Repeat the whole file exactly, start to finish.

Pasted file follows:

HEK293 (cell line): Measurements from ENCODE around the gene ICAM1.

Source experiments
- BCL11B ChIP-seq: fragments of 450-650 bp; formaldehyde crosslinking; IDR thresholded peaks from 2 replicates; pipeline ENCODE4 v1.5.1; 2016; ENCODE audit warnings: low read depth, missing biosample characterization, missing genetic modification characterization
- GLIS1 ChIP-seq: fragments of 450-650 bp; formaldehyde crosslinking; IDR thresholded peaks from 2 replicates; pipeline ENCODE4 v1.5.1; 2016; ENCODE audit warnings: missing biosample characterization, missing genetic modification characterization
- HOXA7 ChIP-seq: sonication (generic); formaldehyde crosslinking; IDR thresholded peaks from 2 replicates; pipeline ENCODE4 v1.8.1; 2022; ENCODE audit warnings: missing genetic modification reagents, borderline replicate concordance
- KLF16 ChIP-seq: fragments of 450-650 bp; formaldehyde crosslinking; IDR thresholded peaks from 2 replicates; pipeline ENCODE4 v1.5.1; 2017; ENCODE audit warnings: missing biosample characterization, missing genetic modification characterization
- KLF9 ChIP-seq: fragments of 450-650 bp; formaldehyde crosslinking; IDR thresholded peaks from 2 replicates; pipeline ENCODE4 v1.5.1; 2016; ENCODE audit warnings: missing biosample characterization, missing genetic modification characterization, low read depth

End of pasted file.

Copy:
HEK293 (cell line): Measurements from ENCODE around the gene ICAM1.

Source experiments
- BCL11B ChIP-seq: fragments of 450-650 bp; formaldehyde crosslinking; IDR thresholded peaks from 2 replicates; pipeline ENCODE4 v1.5.1; 2016; ENCODE audit warnings: low read depth, missing biosample characterization, missing genetic modification characterization
- GLIS1 ChIP-seq: fragments of 450-650 bp; formaldehyde crosslinking; IDR thresholded peaks from 2 replicates; pipeline ENCODE4 v1.5.1; 2016; ENCODE audit warnings: missing biosample characterization, missing genetic modification characterization
- HOXA7 ChIP-seq: sonication (generic); formaldehyde crosslinking; IDR thresholded peaks from 2 replicates; pipeline ENCODE4 v1.8.1; 2022; ENCODE audit warnings: missing genetic modification reagents, borderline replicate concordance
- KLF16 ChIP-seq: fragments of 450-650 bp; formaldehyde crosslinking; IDR thresholded peaks from 2 replicates; pipeline ENCODE4 v1.5.1; 2017; ENCODE audit warnings: missing biosample characterization, missing genetic modification characterization
- KLF9 ChIP-seq: fragments of 450-650 bp; formaldehyde crosslinking; IDR thresholded peaks from 2 replicates; pipeline ENCODE4 v1.5.1; 2016; ENCODE audit warnings: missing biosample characterization, missing genetic modification characterization, low read depth